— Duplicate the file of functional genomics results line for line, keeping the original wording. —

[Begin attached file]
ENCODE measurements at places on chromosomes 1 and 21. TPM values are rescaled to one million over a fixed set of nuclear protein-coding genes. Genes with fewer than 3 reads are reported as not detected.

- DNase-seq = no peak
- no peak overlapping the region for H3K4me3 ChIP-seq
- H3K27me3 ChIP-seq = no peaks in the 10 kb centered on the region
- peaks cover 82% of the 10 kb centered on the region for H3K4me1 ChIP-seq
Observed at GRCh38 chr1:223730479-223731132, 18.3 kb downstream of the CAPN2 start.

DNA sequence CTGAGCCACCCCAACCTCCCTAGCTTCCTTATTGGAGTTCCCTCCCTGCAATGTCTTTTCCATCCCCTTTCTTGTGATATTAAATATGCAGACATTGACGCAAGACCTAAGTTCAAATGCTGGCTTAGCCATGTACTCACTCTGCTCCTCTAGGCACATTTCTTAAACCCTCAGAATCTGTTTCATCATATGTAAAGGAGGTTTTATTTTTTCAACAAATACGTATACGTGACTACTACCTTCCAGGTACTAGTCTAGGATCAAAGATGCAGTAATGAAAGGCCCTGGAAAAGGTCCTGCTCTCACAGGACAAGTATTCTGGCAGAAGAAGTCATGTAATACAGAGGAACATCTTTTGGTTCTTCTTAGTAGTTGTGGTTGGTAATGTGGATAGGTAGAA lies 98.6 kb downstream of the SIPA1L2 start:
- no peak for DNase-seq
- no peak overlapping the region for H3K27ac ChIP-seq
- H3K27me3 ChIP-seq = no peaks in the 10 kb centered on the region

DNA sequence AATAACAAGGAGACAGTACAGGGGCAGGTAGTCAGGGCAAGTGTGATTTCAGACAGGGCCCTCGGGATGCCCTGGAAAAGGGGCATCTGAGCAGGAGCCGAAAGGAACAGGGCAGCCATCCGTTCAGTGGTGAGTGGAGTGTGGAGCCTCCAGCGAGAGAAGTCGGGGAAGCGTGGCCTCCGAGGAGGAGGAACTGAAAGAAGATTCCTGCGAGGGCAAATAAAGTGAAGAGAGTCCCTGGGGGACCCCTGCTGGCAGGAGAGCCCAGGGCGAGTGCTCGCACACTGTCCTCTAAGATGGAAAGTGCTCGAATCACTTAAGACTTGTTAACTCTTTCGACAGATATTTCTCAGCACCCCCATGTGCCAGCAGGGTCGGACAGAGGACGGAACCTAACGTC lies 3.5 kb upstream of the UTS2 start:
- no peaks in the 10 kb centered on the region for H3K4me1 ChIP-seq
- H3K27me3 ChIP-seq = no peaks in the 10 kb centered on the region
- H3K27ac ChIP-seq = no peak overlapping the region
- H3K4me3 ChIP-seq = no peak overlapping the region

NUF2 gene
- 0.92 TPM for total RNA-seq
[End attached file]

ENCODE measurements at places on chromosomes 1 and 21. TPM values are rescaled to one million over a fixed set of nuclear protein-coding genes. Genes with fewer than 3 reads are reported as not detected.

- DNase-seq = no peak
- no peak overlapping the region for H3K4me3 ChIP-seq
- H3K27me3 ChIP-seq = no peaks in the 10 kb centered on the region
- peaks cover 82% of the 10 kb centered on the region for H3K4me1 ChIP-seq
Observed at GRCh38 chr1:223730479-223731132, 18.3 kb downstream of the CAPN2 start.

DNA sequence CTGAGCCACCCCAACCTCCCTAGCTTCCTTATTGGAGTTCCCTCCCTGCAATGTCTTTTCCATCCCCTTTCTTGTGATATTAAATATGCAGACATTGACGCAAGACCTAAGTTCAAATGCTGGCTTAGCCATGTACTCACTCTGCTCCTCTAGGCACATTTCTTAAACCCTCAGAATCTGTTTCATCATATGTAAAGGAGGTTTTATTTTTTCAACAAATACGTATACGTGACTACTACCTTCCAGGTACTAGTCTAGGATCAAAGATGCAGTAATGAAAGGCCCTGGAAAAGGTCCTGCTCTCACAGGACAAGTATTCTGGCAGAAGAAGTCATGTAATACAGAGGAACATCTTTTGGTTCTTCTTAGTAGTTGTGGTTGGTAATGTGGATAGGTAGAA lies 98.6 kb downstream of the SIPA1L2 start:
- no peak for DNase-seq
- no peak overlapping the region for H3K27ac ChIP-seq
- H3K27me3 ChIP-seq = no peaks in the 10 kb centered on the region

DNA sequence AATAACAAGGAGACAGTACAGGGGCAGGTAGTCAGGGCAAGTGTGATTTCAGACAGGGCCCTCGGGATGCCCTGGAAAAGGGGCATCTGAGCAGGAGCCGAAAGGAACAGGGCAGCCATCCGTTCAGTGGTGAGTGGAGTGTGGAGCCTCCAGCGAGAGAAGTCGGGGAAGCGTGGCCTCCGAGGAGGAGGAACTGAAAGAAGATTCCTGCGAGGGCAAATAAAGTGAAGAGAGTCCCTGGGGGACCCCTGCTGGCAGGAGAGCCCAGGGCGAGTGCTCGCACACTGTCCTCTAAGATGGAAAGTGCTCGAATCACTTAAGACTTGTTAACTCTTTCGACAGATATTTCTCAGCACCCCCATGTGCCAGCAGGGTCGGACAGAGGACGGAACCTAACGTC lies 3.5 kb upstream of the UTS2 start:
- no peaks in the 10 kb centered on the region for H3K4me1 ChIP-seq
- H3K27me3 ChIP-seq = no peaks in the 10 kb centered on the region
- H3K27ac ChIP-seq = no peak overlapping the region
- H3K4me3 ChIP-seq = no peak overlapping the region

NUF2 gene
- 0.92 TPM for total RNA-seq